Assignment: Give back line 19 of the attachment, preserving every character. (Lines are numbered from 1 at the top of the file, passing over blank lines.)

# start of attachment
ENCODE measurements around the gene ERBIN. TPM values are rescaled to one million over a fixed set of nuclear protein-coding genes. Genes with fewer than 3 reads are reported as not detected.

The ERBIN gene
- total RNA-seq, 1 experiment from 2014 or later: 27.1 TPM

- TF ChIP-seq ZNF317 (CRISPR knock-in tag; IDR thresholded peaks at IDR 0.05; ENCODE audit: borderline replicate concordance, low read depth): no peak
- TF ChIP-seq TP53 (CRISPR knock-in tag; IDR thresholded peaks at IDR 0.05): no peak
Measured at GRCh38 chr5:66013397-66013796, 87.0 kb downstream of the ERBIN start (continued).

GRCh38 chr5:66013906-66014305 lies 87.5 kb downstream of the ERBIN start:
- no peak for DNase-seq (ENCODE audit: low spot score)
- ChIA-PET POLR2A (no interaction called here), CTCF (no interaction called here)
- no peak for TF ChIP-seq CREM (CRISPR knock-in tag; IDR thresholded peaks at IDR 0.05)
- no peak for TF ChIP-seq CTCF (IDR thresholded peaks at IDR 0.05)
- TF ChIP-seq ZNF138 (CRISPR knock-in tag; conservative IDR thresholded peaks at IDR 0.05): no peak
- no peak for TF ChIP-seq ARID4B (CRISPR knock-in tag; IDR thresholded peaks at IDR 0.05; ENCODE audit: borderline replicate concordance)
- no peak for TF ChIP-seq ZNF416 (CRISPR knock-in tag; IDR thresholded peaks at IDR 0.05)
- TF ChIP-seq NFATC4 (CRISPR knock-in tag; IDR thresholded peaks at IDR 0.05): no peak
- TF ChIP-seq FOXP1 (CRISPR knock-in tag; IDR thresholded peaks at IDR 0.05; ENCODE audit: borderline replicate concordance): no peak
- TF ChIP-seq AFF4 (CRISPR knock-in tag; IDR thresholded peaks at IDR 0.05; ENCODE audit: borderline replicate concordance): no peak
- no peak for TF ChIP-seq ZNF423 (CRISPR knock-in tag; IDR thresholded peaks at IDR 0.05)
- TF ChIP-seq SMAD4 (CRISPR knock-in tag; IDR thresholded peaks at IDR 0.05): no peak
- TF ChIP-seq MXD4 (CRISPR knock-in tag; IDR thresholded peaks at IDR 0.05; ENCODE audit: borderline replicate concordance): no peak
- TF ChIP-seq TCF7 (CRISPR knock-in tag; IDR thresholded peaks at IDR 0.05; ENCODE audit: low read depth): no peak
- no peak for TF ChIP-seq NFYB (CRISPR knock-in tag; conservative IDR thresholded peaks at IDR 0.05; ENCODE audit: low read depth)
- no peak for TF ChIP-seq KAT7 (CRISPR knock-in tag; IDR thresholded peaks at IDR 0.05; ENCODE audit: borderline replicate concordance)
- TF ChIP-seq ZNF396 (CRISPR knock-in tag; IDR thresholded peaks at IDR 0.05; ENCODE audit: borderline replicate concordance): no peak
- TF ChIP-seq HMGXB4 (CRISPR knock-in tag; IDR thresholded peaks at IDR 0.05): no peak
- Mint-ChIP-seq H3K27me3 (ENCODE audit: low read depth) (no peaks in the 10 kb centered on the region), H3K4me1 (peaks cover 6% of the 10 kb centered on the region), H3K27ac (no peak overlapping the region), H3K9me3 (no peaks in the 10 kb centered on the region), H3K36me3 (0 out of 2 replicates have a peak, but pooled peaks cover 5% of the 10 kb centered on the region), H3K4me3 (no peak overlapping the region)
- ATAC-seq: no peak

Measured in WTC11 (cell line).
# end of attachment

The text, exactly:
- TF ChIP-seq SMAD4 (CRISPR knock-in tag; IDR thresholded peaks at IDR 0.05): no peak